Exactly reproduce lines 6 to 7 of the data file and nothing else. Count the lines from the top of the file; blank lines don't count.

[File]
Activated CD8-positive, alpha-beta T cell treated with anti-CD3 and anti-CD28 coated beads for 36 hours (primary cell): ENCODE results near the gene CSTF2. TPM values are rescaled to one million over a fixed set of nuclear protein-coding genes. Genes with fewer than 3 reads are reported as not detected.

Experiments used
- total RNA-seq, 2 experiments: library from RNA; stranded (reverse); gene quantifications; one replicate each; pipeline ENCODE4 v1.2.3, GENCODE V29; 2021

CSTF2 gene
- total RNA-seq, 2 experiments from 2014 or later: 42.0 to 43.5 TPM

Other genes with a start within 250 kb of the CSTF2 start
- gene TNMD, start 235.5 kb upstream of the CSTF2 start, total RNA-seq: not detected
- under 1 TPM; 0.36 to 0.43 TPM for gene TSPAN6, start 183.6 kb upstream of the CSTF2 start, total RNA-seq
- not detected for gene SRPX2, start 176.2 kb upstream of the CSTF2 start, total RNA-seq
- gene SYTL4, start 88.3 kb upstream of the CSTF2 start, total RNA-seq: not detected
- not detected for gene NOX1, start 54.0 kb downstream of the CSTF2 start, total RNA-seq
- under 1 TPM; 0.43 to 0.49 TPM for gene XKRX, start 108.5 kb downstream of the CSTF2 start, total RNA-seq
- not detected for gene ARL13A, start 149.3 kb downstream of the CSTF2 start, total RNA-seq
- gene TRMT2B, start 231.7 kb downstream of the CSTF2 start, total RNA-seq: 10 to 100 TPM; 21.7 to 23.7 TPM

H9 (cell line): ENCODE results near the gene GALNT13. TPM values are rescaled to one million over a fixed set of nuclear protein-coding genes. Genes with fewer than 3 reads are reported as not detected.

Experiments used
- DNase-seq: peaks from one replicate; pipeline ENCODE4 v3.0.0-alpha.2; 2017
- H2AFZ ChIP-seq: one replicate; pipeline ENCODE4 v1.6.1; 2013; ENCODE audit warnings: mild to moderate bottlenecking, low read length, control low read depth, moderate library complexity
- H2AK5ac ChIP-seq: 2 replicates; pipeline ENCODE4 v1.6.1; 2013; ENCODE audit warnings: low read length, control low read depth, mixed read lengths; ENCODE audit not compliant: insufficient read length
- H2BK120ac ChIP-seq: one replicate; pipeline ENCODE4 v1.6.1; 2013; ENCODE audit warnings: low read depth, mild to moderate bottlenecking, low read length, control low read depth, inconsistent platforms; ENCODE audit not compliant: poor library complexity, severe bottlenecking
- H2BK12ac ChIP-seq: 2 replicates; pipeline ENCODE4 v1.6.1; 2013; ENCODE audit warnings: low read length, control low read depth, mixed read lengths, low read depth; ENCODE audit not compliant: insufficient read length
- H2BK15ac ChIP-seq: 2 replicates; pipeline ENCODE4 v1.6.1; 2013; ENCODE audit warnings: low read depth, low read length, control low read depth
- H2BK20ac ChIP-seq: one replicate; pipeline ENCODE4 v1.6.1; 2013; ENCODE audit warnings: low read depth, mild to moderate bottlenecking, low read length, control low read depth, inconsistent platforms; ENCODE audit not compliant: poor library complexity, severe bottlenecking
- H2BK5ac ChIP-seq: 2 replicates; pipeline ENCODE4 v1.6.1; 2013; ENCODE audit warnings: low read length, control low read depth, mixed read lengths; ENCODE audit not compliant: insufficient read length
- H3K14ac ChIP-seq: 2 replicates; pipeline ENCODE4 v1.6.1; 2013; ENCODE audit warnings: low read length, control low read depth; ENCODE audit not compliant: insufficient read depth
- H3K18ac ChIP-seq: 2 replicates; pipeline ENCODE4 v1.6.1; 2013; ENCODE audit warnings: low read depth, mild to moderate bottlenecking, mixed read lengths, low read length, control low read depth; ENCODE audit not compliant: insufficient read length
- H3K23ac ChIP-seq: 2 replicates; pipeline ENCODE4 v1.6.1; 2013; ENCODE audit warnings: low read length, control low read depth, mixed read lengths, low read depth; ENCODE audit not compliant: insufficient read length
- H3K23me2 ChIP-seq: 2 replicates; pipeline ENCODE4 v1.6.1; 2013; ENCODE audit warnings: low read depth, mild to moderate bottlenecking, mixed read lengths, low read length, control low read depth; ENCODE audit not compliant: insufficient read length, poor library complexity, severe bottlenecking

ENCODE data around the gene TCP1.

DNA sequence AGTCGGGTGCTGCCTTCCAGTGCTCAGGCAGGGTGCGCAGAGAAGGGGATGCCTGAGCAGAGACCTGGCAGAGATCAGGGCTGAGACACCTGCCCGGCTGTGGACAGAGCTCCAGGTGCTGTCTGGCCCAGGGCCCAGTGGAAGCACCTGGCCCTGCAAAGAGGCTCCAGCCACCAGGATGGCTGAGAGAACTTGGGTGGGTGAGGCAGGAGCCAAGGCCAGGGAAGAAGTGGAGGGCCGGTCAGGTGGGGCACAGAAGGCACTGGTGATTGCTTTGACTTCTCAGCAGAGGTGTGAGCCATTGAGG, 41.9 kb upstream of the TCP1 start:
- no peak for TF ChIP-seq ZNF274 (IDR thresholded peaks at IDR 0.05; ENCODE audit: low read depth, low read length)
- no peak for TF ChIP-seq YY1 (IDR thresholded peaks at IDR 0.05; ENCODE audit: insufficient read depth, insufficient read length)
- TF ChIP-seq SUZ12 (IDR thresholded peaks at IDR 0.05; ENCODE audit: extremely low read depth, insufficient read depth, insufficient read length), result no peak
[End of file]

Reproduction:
Other genes with a start within 250 kb of the CSTF2 start
- gene TNMD, start 235.5 kb upstream of the CSTF2 start, total RNA-seq: not detected